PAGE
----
The Heart, The Intellect and the Ass
“Faith is rarely where your head is at. Nor is it where your heart is at. Faith is where your ass is at! Daniel Berrigan
Samuel Coleridge, poet, philosopher and theologian of the 18th c. discovered at a very early age his interior unfaithfulness which he came quickly to realize was and is a part of human nature.
“I sported infidel: but my infidel vanity never touched my heart.”
At some point in life, in everyone’s life there are times when we play with “infidelity” which I take to mean “unfaithfulness” in relation to some person, some thing, some creed or way of life. In fact we may give way to infidelity while doing daily tasks. To some degree there are two foes that arise in the sport of an infidel. (1) a shiny new thing and (2) boredom. Coupled together they are a powerful force that play head games of doubt and set the heart on fire for the shiny new thing capturing us in our own vanity.
Coleridge as a young man was set to be a theologian at university, when he suddenly without warning was struck with a burning desire to become a surgeon. Apparently, he “….became wild to be apprenticed to a surgeon.” Youth and adolescence is often a time when infidelity (going from one thing to another) is particularly active, but it is not only in the young that shiny new things and boredom challenge our faithfulness.
Recently, I was speaking to an old woman who was struggling to complete daily tasks when she suddenly without warning was struck with the notion of taking an online class. What struck me was her inability to recognize her infidelity to the moment and her inability to see her own limits. She was very much like a whimsical teen who wants to do something new in order to escape what is right in front of her. Adolescence and childhood are famous for limitless wishes. Coleridge admit that he was a dreamer. With such an admission if we realize it is a way to get to what Berrigan suggests….that is, put your faith in your ass and stay put with what you are doing right now.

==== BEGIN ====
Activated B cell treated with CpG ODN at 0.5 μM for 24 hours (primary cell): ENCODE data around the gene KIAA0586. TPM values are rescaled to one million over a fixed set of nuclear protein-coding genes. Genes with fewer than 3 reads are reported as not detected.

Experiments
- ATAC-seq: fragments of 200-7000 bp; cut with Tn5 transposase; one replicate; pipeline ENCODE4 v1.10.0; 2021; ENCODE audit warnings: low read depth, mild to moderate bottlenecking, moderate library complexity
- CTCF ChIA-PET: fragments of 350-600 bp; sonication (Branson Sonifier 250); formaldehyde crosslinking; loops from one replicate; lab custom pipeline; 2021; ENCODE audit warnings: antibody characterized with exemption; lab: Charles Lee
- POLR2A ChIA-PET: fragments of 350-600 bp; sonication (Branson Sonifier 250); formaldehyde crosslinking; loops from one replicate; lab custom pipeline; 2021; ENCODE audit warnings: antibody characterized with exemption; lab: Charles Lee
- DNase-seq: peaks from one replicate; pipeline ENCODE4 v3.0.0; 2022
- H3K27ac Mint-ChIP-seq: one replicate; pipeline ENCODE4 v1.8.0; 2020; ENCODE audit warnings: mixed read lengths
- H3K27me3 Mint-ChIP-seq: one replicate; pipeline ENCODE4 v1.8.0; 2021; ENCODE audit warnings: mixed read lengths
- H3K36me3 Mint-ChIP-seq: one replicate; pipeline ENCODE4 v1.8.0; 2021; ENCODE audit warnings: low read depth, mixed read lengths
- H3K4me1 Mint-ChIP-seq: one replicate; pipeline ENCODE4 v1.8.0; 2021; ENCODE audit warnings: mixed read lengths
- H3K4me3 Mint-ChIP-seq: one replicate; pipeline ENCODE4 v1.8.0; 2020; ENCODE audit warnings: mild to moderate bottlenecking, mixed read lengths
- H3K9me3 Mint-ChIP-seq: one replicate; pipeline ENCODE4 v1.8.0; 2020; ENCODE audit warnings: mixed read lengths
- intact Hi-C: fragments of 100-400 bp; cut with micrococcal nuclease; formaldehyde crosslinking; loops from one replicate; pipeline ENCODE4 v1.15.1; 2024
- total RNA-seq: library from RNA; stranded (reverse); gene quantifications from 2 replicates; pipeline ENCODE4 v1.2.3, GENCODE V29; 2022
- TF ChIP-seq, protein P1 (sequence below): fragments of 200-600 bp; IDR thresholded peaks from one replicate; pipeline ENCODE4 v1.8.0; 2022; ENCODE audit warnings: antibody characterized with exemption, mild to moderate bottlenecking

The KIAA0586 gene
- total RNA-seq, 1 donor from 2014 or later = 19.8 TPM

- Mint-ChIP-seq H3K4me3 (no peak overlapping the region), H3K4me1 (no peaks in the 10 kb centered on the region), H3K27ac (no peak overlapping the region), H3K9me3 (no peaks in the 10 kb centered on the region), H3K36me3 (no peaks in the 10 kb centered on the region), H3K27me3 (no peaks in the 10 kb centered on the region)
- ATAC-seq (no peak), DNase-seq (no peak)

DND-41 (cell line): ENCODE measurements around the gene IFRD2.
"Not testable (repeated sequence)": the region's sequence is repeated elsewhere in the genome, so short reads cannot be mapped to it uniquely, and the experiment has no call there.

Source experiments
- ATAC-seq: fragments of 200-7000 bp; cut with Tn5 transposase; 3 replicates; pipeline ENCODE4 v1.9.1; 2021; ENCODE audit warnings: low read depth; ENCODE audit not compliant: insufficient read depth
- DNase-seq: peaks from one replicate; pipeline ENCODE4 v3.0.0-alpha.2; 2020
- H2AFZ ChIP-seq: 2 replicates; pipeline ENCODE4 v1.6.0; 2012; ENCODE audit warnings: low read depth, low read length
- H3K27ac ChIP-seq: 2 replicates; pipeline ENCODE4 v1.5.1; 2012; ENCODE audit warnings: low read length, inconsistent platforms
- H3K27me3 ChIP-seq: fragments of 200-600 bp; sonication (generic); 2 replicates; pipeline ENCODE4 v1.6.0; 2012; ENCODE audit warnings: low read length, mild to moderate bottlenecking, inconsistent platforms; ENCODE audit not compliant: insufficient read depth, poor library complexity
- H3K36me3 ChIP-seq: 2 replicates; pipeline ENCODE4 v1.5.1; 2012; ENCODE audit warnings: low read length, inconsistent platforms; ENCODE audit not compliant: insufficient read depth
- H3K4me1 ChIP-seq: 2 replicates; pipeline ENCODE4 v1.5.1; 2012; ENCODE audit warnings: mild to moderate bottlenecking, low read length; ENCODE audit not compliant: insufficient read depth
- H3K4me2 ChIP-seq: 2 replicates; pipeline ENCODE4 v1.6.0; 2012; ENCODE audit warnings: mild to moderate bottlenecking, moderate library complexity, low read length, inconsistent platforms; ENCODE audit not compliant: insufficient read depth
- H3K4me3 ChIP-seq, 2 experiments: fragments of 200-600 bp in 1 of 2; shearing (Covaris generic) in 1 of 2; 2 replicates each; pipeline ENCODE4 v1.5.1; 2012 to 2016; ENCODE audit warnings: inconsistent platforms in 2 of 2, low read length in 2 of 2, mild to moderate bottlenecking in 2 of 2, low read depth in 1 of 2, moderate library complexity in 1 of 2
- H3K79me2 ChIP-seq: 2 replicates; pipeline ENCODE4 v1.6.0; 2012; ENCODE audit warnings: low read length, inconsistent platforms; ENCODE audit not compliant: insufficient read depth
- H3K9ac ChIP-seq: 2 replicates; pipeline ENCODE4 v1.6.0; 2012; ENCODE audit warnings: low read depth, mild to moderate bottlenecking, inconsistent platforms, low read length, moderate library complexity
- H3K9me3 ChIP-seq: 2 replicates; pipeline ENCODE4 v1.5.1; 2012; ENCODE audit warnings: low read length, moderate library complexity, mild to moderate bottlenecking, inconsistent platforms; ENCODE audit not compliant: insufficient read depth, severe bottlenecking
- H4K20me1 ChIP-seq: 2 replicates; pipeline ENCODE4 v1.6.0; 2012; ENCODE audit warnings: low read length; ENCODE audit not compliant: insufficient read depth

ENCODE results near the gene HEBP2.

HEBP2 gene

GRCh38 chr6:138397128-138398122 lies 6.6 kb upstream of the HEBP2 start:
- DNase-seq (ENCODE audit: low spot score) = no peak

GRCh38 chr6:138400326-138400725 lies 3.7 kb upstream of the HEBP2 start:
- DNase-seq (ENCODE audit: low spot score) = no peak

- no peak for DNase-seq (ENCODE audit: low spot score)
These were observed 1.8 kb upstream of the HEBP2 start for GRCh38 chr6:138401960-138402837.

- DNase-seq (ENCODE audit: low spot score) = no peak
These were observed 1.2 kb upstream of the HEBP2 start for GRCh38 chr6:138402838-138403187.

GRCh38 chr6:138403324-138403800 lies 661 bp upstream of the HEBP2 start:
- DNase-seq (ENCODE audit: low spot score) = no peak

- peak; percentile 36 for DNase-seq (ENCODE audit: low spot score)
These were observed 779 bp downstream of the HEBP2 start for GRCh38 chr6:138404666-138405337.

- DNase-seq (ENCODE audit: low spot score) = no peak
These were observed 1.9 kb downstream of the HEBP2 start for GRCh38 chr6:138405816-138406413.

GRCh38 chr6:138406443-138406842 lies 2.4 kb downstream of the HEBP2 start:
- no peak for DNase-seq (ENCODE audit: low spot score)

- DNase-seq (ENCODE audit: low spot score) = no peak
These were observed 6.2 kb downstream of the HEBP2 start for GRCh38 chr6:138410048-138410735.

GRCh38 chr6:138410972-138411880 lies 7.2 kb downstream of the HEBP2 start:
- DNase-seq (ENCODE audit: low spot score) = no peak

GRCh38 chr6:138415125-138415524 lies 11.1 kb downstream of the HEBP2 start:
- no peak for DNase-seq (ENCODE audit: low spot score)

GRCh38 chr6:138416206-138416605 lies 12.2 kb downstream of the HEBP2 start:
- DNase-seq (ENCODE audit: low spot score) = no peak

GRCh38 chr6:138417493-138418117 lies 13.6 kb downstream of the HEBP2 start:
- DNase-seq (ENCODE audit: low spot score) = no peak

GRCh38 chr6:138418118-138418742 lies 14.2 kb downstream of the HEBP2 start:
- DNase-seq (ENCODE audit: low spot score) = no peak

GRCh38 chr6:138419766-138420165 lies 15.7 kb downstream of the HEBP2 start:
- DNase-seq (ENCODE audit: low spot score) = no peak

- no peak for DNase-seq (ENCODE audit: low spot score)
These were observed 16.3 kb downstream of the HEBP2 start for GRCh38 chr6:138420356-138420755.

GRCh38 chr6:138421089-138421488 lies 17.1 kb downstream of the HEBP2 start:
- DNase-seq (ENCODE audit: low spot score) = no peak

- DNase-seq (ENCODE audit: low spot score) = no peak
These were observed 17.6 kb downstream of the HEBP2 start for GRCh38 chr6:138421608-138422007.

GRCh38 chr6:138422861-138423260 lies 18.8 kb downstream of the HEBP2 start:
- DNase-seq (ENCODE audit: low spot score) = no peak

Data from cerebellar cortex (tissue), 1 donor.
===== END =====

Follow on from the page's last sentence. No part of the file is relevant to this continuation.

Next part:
At any age, and during even one day we may falter with thoughts of doubt, our heart may wilt where we lose interest in the thing that was at one time precious and promised a zest of life. We may start out with a full steam of interest only to run out of steam and veer off into lethargy, doubt which leads to a search for something new.
Our strength to be faithful even to the smallest task slumps when the task at hand threatens to be too hard, too much, and too onerous. Our thoughts pile up in multiple ideas of discontent and negative mantras of I can’t, I won’t, and I don’t want to.
Infidelity may arise in relation to a thing (person, belief, institution, ideal, profession) in our life, not just once but multiple times and in various guises of doubt. When it does arise, we more times than we might want to admit, play with it. We, like the young Coleridge, toy with being unfaithful. Drawn away by the newness, the beauty, the allure of a thing (all of which stem from our vanity) we, in vain, become faithless. We need to master this compulsion and obsession to wander off. We, however may not have either the skills to master it or a master who might strike with a sword across of lustful wandering for something else than what we are doing right now. Coleridge was lucky. In his case his school master who had a reputation of a being harsh, believed in flogging as the best antidote to end Coleridge’s sporting with infidelity to leave theology and seek to apprentice with a surgeon.
I know, firsthand, the lure of a shiny new thing in my life as well as in my work with students. I was as lucky as Coleridge. My late teacher was a harsh master who believed in cutting through any infidelity that might arise. I learned the skill of cutting off such nonsense of thinking the grass is greener on the other shore even when the other shore is a compelling daydream for something else, something new and something exciting that showed great promise. I learned fidelity is not a matter of the head, not a matter of the heart but a matter of the ass. I learned to stay put and to stay with it no matter what happened which led to knowing not to play with infidelity.
I may seem restless, but I am deeply at ease.
Branches tremble, but the roots are still. Rumi
Reference: The Life of Samuel Coleridge Volume 1, by James Gillman